Bacon, one of six children, was born and raised in a close-knit family in Philadelphia. His mother, Ruth Hilda (née Holmes; 1916–1991), taught at an elementary school and was a liberal activist, while his father, Edmund Norwood Bacon (May 2, 1910 – October 14, 2005), was a well-respected architect and a prominent Philadelphian who had been Executive Director of the Philadelphia City Planning Commission for many years.
Bolstered by the attention garnered by his performance in Diner, Bacon starred in the box-office smash Footloose (1984). Richard Corliss of TIME likened Footloose to the James Dean classic Rebel Without a Cause and the old Mickey Rooney/Judy Garland musicals, commenting that the film includes "motifs on book burning, mid-life crisis, AWOL parents, fatal car crashes, drug enforcement, and Bible Belt vigilantism." To prepare for the role, Bacon enrolled at a high school as a transfer student named "Ren McCormick" and studied teenagers before leaving in the middle of the day. Bacon earned strong reviews for Footloose, and he appeared on the cover of People magazine soon after its release.
Bacon's critical and box office success led to a period of typecasting in roles similar to the two he portrayed in Diner and Footloose, and he had difficulty shaking this on-screen image. For the next several years he chose films that cast him against either type and experienced, by his own estimation, a career slump.
In 1990, Bacon had two successful roles. He played a character who saved his town from under-the-earth "graboid" monsters in the comedy/horror film Tremors, and he portrayed an earnest medical student experimenting with death in Joel Schumacher's Flatliners.
In Bacon's next project he starred opposite Elizabeth Perkins in He Said, She Said. Despite lukewarm reviews and low audience turnout, He Said, She Said was illuminating for Bacon. Required to play a character with sexist attitudes, he admitted that the role was not that large a stretch for him.
By 1991, Bacon began to give up the idea of playing leading men in big-budget films and to remake himself as a character actor. "The only way I was going to be able to work on 'A' projects with really 'A' directors was if I wasn't the guy who was starring", he confided to The New York Times writer Trip Gabriel. "You can't afford to set up a $40 million movie if you don't have your star."
He performed that year as gay prostitute Willie O'Keefe in Oliver Stone's JFK and went on to play a prosecuting attorney in the military courtroom drama A Few Good Men. Later that year he returned to the theater to play in Spike Heels, directed by Michael Greif.
In 1994, Bacon earned a Golden Globe nomination for his role in The River Wild, opposite Meryl Streep. He described the film to Chase in Cosmopolitan as a "grueling shoot", in which "every one of us fell out of the boat at one point or another and had to be saved".
Bacon was again acclaimed for a dark starring role playing an offending pedophile on parole in The Woodsman (2004), for which he was nominated for best actor and recrived the Independent Spirit Award.
From 2012, Bacon has appeared in a major advertising campaign for the EE mobile network in the United Kingdom, based on the Six Degrees concept and his various film roles. In 2015, Kevin Bacon became a commercial spokesperson for the U.S. egg industry.
Bacon has been married to actress Kyra Sedgwick since September 4, 1988; they met on the set of the PBS version of Lanford Wilson's play Lemon Sky. He has said: "The time I was hitting what I considered to be bottom was also the time I met my wife, our kids were born, good things were happening. And I was able to keep supporting myself; that always gave me strength." Bacon and Sedgwick have starred together in Pyrates,Murder in the First, The Woodsman, and Loverboy.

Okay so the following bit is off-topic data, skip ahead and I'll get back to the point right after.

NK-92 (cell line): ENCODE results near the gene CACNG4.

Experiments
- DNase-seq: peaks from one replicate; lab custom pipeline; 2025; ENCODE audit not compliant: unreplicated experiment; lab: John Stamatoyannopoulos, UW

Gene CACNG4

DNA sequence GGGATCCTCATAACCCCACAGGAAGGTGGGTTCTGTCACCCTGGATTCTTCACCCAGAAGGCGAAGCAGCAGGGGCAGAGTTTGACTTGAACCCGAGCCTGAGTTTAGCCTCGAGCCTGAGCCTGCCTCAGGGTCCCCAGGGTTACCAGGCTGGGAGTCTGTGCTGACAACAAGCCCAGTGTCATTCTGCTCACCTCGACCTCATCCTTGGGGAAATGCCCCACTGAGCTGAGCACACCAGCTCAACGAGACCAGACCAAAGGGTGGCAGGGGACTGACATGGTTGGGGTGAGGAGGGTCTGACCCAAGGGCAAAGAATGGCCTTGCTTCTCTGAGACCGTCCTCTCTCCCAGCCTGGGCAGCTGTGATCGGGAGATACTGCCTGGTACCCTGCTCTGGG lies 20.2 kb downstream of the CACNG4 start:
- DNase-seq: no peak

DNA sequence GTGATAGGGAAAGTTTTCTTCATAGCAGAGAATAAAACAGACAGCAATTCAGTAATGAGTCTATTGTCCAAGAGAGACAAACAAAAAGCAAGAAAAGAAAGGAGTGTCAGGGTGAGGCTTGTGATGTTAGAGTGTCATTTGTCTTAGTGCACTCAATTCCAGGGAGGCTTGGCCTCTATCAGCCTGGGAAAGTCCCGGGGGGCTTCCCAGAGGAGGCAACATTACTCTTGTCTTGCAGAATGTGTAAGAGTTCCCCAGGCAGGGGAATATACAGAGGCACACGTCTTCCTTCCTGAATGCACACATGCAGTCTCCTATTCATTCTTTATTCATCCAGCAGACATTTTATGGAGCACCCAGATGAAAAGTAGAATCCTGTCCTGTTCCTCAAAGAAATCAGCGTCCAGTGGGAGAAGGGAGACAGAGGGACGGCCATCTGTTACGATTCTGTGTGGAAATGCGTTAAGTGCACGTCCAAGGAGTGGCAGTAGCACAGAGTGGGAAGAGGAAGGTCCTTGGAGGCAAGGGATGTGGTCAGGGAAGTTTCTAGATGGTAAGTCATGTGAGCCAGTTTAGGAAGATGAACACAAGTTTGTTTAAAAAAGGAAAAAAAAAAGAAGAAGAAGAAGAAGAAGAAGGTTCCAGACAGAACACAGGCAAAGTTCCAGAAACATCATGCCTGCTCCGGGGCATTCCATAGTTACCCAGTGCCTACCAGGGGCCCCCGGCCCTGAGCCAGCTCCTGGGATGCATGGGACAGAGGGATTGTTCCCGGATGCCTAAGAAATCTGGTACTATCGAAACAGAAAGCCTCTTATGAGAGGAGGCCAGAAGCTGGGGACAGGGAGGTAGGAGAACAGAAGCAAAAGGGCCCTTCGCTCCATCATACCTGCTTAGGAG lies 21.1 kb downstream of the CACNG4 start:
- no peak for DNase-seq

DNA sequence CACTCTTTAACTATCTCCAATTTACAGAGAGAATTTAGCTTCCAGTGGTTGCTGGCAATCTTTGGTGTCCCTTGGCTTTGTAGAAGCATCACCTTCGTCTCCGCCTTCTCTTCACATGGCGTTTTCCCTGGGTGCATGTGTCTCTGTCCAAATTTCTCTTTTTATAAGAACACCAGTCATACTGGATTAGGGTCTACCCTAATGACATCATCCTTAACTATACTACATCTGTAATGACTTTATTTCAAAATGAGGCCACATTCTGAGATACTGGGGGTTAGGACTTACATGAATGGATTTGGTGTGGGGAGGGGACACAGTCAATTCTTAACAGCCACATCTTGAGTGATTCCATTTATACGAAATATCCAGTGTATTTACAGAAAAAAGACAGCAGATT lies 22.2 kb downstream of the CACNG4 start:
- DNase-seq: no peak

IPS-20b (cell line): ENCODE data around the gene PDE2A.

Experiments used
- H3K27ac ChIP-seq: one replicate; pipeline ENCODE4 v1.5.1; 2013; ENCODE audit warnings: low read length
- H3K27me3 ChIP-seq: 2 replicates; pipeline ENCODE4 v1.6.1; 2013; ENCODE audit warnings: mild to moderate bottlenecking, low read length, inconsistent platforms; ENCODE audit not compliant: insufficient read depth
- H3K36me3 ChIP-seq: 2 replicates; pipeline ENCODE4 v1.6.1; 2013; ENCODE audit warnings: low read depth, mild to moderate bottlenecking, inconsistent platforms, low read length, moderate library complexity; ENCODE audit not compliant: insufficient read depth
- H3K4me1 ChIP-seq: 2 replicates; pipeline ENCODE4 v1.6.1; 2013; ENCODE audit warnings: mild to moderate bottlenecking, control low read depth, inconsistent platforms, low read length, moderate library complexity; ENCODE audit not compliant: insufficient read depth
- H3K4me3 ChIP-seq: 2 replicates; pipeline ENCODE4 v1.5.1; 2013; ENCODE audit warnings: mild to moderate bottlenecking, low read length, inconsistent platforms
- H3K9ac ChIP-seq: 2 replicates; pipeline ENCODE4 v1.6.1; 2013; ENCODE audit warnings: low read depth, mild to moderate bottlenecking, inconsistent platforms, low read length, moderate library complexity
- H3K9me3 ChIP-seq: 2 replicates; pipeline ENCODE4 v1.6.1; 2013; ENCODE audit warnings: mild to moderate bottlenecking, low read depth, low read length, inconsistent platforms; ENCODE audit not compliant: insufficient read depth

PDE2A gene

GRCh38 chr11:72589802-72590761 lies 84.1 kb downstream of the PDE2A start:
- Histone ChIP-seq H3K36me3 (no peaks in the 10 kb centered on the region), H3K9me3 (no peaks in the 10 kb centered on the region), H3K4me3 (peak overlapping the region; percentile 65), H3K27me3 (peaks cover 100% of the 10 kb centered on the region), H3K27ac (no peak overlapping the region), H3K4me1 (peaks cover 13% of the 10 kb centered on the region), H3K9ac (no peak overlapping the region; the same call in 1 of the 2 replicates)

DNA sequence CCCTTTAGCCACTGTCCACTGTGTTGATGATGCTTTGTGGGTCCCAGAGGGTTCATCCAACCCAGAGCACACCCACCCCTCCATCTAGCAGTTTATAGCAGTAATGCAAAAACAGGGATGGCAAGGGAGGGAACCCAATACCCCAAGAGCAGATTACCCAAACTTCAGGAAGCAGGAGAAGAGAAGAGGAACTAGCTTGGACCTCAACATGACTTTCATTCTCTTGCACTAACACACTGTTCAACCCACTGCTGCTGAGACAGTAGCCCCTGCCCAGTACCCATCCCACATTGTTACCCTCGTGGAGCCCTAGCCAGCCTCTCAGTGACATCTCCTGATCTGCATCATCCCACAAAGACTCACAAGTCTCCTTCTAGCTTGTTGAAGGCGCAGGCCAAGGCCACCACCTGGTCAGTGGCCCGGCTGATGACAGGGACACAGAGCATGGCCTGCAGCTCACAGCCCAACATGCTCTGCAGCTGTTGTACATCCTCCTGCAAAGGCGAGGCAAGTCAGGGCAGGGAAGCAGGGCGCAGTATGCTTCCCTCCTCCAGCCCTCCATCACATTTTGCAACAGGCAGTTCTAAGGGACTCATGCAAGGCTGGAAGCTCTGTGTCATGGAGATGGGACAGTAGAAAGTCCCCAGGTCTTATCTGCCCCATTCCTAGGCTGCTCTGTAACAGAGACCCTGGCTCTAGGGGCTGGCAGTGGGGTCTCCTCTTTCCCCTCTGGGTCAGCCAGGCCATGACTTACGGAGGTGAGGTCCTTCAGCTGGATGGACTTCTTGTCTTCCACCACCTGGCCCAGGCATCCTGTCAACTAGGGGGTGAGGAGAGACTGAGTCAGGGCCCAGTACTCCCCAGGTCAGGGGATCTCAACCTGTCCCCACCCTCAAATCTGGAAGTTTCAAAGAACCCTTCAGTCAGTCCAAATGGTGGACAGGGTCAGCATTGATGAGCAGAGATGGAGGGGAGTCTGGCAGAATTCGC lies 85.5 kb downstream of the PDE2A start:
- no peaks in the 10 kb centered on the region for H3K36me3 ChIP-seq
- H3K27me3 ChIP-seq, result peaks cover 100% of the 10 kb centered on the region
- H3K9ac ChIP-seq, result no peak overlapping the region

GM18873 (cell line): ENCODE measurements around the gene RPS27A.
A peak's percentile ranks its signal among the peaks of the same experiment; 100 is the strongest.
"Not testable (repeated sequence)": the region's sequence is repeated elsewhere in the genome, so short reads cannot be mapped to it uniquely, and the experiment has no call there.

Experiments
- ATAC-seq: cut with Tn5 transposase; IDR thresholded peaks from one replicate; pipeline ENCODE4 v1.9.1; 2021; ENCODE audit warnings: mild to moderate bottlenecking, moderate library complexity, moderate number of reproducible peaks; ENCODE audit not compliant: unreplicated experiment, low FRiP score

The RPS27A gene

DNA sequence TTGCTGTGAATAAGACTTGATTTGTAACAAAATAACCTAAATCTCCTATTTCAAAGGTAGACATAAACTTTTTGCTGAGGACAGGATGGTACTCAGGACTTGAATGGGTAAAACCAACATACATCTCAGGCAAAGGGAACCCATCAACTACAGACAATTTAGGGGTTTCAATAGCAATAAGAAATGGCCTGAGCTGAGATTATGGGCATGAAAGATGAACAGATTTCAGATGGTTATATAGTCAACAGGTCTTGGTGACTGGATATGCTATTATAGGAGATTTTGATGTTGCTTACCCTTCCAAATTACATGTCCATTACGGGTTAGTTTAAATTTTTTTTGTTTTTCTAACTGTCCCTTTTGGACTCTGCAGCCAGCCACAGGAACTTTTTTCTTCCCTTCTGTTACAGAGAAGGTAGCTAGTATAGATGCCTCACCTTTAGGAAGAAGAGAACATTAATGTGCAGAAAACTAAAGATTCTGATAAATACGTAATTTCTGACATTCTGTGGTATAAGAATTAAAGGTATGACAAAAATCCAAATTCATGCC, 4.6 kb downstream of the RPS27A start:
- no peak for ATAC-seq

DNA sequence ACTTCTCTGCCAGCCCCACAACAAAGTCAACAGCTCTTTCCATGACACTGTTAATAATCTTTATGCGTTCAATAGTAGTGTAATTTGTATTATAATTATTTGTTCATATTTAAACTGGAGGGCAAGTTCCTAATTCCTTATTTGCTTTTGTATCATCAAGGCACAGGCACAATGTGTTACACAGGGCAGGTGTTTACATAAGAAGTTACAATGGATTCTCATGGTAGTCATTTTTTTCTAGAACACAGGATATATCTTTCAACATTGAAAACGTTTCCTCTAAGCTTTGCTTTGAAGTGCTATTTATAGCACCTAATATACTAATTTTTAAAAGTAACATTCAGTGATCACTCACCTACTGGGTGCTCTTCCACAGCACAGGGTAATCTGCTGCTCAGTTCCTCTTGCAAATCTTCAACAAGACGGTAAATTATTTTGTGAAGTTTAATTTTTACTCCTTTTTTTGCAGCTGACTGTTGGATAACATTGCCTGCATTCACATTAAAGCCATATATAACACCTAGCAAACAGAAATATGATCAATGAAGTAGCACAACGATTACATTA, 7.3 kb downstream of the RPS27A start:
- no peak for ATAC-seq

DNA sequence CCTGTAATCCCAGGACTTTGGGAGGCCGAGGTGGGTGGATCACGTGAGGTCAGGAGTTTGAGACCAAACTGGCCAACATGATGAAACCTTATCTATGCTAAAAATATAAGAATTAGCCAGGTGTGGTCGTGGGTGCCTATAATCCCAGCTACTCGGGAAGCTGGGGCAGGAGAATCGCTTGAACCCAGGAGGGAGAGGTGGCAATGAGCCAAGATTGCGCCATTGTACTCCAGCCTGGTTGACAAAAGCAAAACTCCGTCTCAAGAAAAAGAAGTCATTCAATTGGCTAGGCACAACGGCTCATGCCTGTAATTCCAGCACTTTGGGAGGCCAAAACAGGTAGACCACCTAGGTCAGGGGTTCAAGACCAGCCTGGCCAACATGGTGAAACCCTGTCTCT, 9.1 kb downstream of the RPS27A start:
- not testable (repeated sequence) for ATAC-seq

Bacon and Sedgwick learned in 2011, via their appearance on the PBS TV show Finding Your Roots with Henry Louis Gates, that they are 10th cousins, once removed. They also appeared in a video promoting the "Bill of Reproductive Rights," supporting among other things a woman's right to choose and access to birth control.
Bacon is the subject of the trivia game titled Six Degrees of Kevin Bacon, based on the idea that, due to his prolific screen career covering a diverse range of genres, any Hollywood actor can be linked to another in a handful of steps based on their association with Bacon. The name of the game derives from the idea of six degrees of separation. Though he was initially dismayed by the game, the meme stuck, and Bacon eventually embraced it, forming the charitable initiative SixDegrees.org, a social networking site intended to link people and charities to each other.
The measure of proximity to Bacon has been mathematically formalized as the Bacon Index and can be referenced at websites including Oracle Of Bacon, which is in turn based upon Internet Movie Database data. Google even added a feature to their search engine, whereby searching for an actor's name followed by the words "Bacon Number" will show the ways in which that actor is connected to Kevin Bacon.
A similar measurement exists in the mathematics community, where one measures how far one is removed from co-writing a mathematical paper with the famous mathematician Paul Erdős. This is done by means of the Erdős number, which is 0 for Paul Erdős himself, 1 for someone who co-wrote an article with him, 2 for someone who co-wrote with someone who co-wrote with him, etc. People have combined the Bacon Index and the Erdős number to form the Erdős–Bacon number, which is the sum of the two.
^"I think there is a puritanical wind that is blowing. I have never seen such a lack of separation between church and state in America. I don't believe in God, but if I did I would say that sex is a God-given right." Wendy Ide, "The Outsider Wants In", The Times (London), December 1, 2005.